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Milk Thistle

Topic Overview

What is milk thistle?

Milk thistle is a plant that contains silymarin, a substance that improves liver function. Originally from Europe, milk thistle now also grows in the United States.

You can take milk thistle in capsules or as a tincture (combined with alcohol). It has been widely used in Europe and Germany, where it is a common complementary treatment for liver problems such as hepatitis and cirrhosis. In the United States, it is sold as a dietary supplement.

What is milk thistle used for?

People use milk thistle as a complementary treatment for liver problems, particularly hepatitis and cirrhosis and inflammation of the bile ducts (cholangitis). Research on silymarin suggests that it may protect the liver from inflammation. But it does not have a direct effect on viruses that cause hepatitis, such as the hepatitis C virus.1

Preliminary research suggests that silymarin is an antioxidant, which helps protect the body from cell-destroying substances called free radicals. Silymarin also may reduce inflammation and block the effects of toxins that harm the liver.2

Two studies on milk thistle presented conflicting results. One study found that milk thistle appeared to help some people with cirrhosis live longer than they would have otherwise, while another found no benefit.2

Is milk thistle safe?

Milk thistle may cause nausea, diarrhea, bloating, pain, or allergies.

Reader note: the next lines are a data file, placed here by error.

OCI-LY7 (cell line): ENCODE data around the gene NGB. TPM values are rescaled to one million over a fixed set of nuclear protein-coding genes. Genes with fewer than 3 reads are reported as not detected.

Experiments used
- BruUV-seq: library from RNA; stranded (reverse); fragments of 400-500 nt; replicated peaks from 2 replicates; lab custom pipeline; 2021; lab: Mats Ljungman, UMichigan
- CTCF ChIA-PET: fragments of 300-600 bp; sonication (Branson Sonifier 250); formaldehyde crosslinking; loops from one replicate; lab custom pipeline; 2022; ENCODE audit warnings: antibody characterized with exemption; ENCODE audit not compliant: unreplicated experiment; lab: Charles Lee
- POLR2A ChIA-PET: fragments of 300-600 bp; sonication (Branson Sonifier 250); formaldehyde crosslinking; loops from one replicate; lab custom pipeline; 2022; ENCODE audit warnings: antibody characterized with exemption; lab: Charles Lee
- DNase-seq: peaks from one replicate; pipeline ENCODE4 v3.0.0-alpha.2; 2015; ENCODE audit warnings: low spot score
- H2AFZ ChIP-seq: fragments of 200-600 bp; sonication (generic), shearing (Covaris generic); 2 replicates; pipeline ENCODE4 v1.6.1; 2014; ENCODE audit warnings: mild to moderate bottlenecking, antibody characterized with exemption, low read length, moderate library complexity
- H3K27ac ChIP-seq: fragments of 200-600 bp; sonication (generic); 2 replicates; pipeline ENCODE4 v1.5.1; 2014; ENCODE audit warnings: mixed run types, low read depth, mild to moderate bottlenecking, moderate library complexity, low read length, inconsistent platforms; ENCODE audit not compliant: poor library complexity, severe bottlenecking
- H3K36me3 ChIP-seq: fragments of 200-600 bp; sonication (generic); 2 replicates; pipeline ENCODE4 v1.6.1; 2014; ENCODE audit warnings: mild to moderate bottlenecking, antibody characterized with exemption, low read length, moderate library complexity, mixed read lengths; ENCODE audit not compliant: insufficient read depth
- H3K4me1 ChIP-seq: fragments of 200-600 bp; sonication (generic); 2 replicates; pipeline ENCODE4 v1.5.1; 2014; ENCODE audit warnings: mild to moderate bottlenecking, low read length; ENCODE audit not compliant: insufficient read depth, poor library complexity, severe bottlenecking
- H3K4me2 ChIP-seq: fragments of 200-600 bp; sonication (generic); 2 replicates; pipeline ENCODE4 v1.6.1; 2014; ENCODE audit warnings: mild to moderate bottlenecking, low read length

The U.S. Food and Drug Administration (FDA) does not regulate dietary supplements in the same way it regulates medicines. A dietary supplement can be sold with limited or no research on how well it works.

Always tell your doctor if you are using a dietary supplement or if you are thinking about combining a dietary supplement with your conventional medical treatment. It may not be safe to forgo your conventional medical treatment and rely only on a dietary supplement. This is especially important for women who are pregnant or breast-feeding.

When using dietary supplements, keep in mind the following:

  • Like conventional medicines, dietary supplements may cause side effects, trigger allergic reactions, or interact with prescription and nonprescription medicines or other supplements you might be taking. A side effect or interaction with another medicine or supplement may make other health conditions worse.
  • Dietary supplements may not be standardized in their manufacturing. This means that how well they work or any side effects they cause may differ among brands or even within different lots of the same brand. The form you buy in health food or grocery stores may not be the same as the form used in research.
  • Other than in vitamins and minerals, the long-term effects of most dietary supplements are not known.

References

Citations

  1. National Center for Complementary and Alternative Medicine (2012). Get the facts. Hepatitis C: A focus on dietary supplements. (NCCAM Publication No. D422). Available online: http://nccam.nih.gov/health/hepatitisc/hepatitiscfacts.htm?nav=gsa.
  2. Murray MT (2013). Silybum marianum (milk thistle). In JE Pizzorno, MT Murray, eds., Textbook of Natural Medicine, 4th ed., pp. 1026–1031. St. Louis: Mosby.

Other Works Consulted

  • Milk thistle (2010). In A DerMarderosian et al., eds., Review of Natural Products. St. Louis: Wolters Kluwer Health.

Credits

By Healthwise Staff
Primary Medical Reviewer Adam Husney, MD - Family Medicine
Specialist Medical Reviewer Kathleen Romito, MD - Family Medicine
Last Revised June 11, 2013

Last Revised: June 11, 2013

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